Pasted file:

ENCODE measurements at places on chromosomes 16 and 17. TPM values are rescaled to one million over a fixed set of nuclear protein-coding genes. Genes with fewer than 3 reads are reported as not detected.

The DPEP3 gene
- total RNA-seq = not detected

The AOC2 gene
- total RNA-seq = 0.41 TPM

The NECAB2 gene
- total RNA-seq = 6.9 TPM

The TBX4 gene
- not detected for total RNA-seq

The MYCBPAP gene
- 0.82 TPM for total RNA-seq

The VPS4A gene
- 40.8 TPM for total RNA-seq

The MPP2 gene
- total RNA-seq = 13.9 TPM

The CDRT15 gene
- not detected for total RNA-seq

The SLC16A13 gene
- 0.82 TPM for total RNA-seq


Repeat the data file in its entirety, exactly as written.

ENCODE measurements at places on chromosomes 16 and 17. TPM values are rescaled to one million over a fixed set of nuclear protein-coding genes. Genes with fewer than 3 reads are reported as not detected.

The DPEP3 gene
- total RNA-seq = not detected

The AOC2 gene
- total RNA-seq = 0.41 TPM

The NECAB2 gene
- total RNA-seq = 6.9 TPM

The TBX4 gene
- not detected for total RNA-seq

The MYCBPAP gene
- 0.82 TPM for total RNA-seq

The VPS4A gene
- 40.8 TPM for total RNA-seq

The MPP2 gene
- total RNA-seq = 13.9 TPM

The CDRT15 gene
- not detected for total RNA-seq

The SLC16A13 gene
- 0.82 TPM for total RNA-seq